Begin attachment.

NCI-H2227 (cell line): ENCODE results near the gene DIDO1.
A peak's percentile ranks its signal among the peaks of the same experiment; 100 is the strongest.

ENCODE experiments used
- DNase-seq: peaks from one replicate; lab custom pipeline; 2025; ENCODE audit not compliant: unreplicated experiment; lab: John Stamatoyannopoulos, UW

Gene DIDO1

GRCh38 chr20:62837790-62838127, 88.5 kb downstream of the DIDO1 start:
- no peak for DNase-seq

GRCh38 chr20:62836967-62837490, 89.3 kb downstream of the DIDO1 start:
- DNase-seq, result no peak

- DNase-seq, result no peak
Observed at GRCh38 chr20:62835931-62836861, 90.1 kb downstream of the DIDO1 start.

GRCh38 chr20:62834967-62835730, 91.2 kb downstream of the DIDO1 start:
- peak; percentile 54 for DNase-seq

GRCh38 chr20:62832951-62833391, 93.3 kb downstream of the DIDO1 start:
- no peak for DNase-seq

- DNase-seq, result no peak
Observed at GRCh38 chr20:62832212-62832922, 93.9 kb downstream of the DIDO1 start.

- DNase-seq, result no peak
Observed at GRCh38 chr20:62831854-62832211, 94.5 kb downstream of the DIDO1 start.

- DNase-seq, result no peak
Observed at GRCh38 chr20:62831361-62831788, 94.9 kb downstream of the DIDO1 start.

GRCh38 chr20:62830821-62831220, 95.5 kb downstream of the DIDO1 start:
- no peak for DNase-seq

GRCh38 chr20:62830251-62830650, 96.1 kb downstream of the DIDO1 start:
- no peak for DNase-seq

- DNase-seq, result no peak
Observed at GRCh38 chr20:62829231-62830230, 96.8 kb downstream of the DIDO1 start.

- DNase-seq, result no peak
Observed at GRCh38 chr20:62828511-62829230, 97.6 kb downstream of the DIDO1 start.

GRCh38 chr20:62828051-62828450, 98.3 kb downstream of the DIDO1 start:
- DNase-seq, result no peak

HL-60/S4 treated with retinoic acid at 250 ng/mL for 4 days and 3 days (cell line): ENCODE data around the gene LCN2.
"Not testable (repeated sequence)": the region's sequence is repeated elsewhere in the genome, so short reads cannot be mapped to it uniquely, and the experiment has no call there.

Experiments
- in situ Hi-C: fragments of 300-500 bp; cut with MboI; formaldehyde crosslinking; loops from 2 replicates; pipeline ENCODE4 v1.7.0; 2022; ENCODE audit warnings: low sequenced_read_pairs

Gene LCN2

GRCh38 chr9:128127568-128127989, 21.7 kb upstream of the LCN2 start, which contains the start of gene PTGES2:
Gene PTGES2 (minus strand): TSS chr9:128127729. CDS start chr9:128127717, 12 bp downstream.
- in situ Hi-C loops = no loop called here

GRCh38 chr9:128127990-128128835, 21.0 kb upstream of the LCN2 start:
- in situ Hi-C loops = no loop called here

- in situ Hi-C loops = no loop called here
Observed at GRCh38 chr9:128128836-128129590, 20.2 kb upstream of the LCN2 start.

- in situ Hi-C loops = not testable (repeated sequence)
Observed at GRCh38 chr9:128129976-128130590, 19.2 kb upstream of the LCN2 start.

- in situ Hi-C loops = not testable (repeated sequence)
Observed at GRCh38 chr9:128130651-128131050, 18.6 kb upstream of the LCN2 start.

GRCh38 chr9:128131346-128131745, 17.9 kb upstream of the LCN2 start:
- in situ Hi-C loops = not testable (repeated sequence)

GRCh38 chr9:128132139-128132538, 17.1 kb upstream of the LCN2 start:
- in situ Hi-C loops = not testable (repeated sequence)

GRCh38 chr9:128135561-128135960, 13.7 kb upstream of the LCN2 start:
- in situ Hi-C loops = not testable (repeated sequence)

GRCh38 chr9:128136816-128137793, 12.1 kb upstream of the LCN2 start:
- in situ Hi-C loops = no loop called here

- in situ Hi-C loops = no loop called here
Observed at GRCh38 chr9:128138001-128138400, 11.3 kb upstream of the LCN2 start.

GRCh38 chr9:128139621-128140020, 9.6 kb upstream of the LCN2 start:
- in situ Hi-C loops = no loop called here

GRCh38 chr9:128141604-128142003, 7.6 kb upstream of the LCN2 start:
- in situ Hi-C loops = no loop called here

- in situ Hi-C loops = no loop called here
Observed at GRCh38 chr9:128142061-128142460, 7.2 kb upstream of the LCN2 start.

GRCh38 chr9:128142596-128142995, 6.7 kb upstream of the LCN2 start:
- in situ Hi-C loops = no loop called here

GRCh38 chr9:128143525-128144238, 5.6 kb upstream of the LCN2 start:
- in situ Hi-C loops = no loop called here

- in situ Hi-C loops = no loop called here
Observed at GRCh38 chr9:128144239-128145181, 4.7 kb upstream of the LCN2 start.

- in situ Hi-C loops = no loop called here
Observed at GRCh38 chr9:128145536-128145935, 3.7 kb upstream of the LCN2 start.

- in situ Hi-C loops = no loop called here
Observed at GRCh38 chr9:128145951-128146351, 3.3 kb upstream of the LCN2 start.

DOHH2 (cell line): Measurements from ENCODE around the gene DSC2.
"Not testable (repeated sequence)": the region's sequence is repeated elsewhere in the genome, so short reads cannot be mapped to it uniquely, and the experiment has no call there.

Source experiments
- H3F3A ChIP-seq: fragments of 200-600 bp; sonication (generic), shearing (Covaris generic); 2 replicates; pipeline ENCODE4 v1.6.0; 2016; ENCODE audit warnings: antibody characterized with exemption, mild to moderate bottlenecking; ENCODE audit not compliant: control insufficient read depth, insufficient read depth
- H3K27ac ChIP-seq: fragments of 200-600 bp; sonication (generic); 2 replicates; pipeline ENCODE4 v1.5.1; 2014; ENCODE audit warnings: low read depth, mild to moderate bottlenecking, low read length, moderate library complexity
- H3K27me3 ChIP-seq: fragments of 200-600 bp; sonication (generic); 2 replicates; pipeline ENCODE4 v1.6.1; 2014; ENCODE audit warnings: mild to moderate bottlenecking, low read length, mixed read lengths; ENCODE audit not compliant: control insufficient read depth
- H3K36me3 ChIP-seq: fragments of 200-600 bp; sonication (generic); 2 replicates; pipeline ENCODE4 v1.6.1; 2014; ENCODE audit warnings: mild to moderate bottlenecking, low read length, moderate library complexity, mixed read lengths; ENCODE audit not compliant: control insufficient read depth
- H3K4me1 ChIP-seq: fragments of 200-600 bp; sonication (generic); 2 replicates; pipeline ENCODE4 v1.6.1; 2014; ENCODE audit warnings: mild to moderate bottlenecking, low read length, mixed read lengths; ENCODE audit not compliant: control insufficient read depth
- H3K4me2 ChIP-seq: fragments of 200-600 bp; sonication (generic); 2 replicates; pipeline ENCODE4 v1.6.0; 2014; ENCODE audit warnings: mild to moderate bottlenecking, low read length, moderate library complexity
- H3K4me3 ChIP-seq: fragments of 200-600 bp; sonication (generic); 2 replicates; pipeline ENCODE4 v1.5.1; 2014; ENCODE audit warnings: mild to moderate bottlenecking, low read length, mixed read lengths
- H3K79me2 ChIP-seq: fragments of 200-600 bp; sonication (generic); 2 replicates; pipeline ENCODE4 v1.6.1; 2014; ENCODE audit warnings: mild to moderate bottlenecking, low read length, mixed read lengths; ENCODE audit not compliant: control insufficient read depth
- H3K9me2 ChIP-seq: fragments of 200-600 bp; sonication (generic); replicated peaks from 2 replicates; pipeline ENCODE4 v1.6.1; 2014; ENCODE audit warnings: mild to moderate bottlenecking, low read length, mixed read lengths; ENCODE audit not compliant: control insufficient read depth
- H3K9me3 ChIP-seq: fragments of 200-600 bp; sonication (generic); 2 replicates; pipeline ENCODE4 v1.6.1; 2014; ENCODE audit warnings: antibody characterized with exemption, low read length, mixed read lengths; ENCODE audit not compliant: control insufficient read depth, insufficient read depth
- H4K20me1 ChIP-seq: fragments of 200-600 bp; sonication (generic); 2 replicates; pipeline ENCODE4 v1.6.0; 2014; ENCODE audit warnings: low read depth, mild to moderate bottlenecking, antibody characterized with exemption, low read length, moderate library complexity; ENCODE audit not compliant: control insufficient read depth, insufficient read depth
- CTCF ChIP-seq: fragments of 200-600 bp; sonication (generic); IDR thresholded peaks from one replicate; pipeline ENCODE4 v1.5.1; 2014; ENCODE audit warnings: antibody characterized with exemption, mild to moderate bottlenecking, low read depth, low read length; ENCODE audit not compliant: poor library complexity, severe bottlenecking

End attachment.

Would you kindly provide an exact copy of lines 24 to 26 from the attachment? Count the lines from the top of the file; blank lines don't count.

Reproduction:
GRCh38 chr20:62830251-62830650, 96.1 kb downstream of the DIDO1 start:
- no peak for DNase-seq

- DNase-seq, result no peak